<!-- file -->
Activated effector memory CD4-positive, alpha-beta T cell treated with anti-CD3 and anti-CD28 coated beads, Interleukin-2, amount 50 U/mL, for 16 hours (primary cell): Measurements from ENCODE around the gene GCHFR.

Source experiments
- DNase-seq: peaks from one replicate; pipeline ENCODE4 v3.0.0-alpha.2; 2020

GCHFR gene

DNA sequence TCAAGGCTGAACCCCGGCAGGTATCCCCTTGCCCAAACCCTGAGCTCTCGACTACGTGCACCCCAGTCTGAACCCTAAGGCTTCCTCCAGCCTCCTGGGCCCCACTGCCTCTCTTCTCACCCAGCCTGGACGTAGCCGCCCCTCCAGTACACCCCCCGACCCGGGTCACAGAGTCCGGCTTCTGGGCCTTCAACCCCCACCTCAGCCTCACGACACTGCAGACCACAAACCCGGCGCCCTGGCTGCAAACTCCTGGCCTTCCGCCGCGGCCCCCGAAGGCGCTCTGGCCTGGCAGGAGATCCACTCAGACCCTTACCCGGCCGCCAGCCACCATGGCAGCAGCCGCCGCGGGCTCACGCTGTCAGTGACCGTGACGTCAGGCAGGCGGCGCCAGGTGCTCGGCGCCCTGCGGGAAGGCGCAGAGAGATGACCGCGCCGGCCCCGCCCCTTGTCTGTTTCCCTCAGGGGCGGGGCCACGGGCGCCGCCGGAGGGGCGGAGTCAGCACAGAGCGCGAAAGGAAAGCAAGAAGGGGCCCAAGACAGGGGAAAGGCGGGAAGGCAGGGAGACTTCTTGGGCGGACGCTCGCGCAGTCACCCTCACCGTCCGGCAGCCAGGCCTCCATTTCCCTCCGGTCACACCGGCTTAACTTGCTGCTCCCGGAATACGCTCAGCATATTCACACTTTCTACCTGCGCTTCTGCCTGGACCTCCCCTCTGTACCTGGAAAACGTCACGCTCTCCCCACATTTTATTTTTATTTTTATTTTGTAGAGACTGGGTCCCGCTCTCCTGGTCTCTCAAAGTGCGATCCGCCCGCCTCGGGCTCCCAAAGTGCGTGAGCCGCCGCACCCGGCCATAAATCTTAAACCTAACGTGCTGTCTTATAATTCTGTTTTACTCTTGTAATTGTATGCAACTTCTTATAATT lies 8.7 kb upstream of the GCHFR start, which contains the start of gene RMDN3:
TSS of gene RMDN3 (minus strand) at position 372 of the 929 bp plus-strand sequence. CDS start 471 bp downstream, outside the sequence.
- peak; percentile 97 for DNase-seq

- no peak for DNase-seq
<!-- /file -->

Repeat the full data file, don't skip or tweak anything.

Activated effector memory CD4-positive, alpha-beta T cell treated with anti-CD3 and anti-CD28 coated beads, Interleukin-2, amount 50 U/mL, for 16 hours (primary cell): Measurements from ENCODE around the gene GCHFR.

Source experiments
- DNase-seq: peaks from one replicate; pipeline ENCODE4 v3.0.0-alpha.2; 2020

GCHFR gene

DNA sequence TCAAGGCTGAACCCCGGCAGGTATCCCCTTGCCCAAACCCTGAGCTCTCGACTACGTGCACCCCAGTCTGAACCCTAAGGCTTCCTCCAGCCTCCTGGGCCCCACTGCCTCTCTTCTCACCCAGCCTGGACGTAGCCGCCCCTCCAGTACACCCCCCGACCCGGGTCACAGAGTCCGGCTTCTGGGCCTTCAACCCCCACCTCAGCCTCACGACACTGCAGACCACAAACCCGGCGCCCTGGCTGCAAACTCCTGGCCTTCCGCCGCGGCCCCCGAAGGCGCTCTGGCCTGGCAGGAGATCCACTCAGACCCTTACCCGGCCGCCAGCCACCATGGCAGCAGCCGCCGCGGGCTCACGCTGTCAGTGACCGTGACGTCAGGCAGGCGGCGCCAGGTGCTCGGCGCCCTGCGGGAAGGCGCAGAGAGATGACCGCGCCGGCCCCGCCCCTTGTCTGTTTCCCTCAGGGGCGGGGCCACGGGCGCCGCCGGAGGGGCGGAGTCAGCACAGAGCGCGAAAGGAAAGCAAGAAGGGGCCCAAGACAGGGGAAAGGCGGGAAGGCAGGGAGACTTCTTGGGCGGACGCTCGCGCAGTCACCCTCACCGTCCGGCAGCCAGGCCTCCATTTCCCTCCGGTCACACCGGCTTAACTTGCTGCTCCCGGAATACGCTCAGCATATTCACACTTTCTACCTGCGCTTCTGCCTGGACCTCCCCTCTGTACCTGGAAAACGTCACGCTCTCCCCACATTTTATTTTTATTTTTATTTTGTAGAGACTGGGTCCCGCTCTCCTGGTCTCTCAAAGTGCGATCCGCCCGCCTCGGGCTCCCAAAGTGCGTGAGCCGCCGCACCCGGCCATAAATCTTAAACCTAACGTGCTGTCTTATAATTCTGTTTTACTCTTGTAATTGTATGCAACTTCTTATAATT lies 8.7 kb upstream of the GCHFR start, which contains the start of gene RMDN3:
TSS of gene RMDN3 (minus strand) at position 372 of the 929 bp plus-strand sequence. CDS start 471 bp downstream, outside the sequence.
- peak; percentile 97 for DNase-seq

- no peak for DNase-seq